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Forschungsprojekte


Arctic Amplification Clouds and Radiation Cloud Phase Remote Sensing
Polar O
C
E
A
N
E
T
VERDI, RACEPAC
ACLOUD, AFLUX
PASCAL
PAMARCMiP
ANT-Land
HALO-(AC)³, Cirrus-HL
Mid-Latitudes Azores
NAWDEX, ML-Cirrus
Tropics ACRIDICON-CHUVA, ATTO
NARVAL I & II, EUREC4A


a) Role of clouds and surface properties for Arctic Amplification Arctic Amplification
b) Interactions of radiative energy fluxes and cloud evolution Arctic Amplification
c) Identification and effects of phase transitions in clouds Arctic Amplification
d) Improvement of passive remote sensing – spectral and directional Arctic Amplification




a) Role of clouds and surface properties for Arctic Amplification


Within the Transregional Collaborative Research Centre TR 172 on "Arctic Amplification: Climate relevant atmospheric and surface processes, and feedback mechanisms" (AC)³, our group is coordinating five sub-projects investigating the role of cloud and surface properties for the Arctic Amplification. Clouds are known to significantly influence the surface energy budget depending on their macro- and microphysical properties. Therefore, our group characterized the surface radiative budget and cloud properties by solar and terrestrial radiation measurements, ground-based, airborne and on a tethered ballon. The energy gain due to clouds will be estimated from these measurements in combination with radiative transfer simulations that are used to quantify the impact of single cloud properties. Similarly, the absorption of solar radiation by snow and sea ice is investigated. Airborne and ground-based measurements of spectral and broadband albedo estimate the spatial and temporal variability of snow and sea ice properties. In particular, the impact of sea ice heterogeneity in cloudy and clear sky scenarios and the impact of black carbon deposition in the snow layer on the surface energy budget will be investigated.

ACLOUD
PASCAL
AFLUX
PAMARCMiP
HALO-(AC)³
Cirrus-HL
VERDI
RACEPAC


b) Interactions of radiative energy fluxes and cloud evolution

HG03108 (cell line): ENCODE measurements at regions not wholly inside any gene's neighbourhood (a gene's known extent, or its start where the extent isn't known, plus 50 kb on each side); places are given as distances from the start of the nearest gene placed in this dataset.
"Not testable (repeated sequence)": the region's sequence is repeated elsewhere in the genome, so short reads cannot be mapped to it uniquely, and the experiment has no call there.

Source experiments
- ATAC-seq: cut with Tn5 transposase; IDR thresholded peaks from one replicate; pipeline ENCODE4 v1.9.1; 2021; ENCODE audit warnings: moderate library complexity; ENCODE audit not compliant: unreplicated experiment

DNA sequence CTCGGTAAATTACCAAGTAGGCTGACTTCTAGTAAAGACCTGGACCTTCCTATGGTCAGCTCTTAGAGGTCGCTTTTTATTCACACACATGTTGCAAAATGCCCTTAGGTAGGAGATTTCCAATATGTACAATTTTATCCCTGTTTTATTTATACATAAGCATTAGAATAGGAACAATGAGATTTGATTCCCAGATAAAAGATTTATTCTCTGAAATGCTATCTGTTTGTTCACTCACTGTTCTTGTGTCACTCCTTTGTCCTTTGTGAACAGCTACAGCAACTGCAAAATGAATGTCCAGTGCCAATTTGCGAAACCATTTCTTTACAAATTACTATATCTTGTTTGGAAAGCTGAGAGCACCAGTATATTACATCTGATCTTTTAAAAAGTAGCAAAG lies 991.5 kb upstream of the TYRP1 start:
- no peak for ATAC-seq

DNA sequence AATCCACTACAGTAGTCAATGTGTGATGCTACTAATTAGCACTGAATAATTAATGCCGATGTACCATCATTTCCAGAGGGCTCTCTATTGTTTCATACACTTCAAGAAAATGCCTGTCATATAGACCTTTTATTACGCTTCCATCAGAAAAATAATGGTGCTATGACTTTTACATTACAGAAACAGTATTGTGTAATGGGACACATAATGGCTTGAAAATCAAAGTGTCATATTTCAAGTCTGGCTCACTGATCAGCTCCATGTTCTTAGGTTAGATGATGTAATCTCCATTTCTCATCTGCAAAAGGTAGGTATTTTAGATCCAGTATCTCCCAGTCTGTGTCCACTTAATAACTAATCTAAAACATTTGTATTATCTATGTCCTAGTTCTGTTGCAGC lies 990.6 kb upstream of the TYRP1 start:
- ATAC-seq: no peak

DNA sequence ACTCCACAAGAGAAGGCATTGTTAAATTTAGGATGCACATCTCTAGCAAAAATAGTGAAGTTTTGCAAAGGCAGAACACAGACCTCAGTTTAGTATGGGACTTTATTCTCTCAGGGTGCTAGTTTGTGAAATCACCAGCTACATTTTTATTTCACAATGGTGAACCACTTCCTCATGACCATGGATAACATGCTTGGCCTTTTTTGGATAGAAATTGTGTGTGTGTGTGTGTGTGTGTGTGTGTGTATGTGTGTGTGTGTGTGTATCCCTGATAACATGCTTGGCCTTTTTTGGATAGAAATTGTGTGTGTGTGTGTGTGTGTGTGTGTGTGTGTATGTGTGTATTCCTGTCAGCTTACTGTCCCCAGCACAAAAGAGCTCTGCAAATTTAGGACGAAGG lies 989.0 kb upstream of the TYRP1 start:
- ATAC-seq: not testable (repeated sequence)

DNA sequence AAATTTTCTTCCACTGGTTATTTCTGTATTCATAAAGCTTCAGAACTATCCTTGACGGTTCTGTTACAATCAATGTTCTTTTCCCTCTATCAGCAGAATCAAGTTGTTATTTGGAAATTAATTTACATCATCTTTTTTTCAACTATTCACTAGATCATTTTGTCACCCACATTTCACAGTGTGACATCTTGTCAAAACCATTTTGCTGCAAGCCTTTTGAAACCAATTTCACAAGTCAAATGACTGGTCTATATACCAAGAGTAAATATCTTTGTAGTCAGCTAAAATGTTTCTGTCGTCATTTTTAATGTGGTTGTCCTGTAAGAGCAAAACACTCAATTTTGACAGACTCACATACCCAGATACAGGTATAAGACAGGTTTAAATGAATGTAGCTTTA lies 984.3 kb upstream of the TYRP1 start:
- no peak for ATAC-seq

Clouds strongly influence the radiative budget. In particular, the solar and terrestrial radiative energy flux below and above the cloud change in dependence of the cloud properties, the cloud live cycle. E.g., clouds with increasing optical thickness reduce the downward solar radiation at the surface, while the terrestrial radiation at the surface only changes for thin clouds and is mostly defined by the cloud layer temperature. These and other parameters such as (cloud phase, particle size, shape, and solar position) and their impact on the cloud radiative forcing will be investigated within a series of project aiming for different types of clouds. Therefore, broadband and spectral radiation will be measured with different platforms in addition to complementary measurements of cloud macro- and microphysical properties. With help of radiative transfer simulations these measurements will be put into a general context. Based on these simulations, sensitivity studies changing individual cloud properties will be performed. On the other hand, changes of the radiative profile especially in a small altitude range at cloud top may also influence the cloud evolution. Divergences in the radiative fluxes, in terms of heating or cooling rates, induce vertical motion either large scale leading to a general change in cloud properties or small scale leading to cloud top entrainment. In our group we will investigate these processes by spatially resolved measurements of the radiation profiles and mapping of the cloud top temperatures which can be used as a measure of the cloud top cooling. The broadband and spectral radiation measurements will also be compared to products of numerical weather forecast models with the aim to identify potential biases due to an incorrect representation of clouds and their macro- and microphysical properties in the models.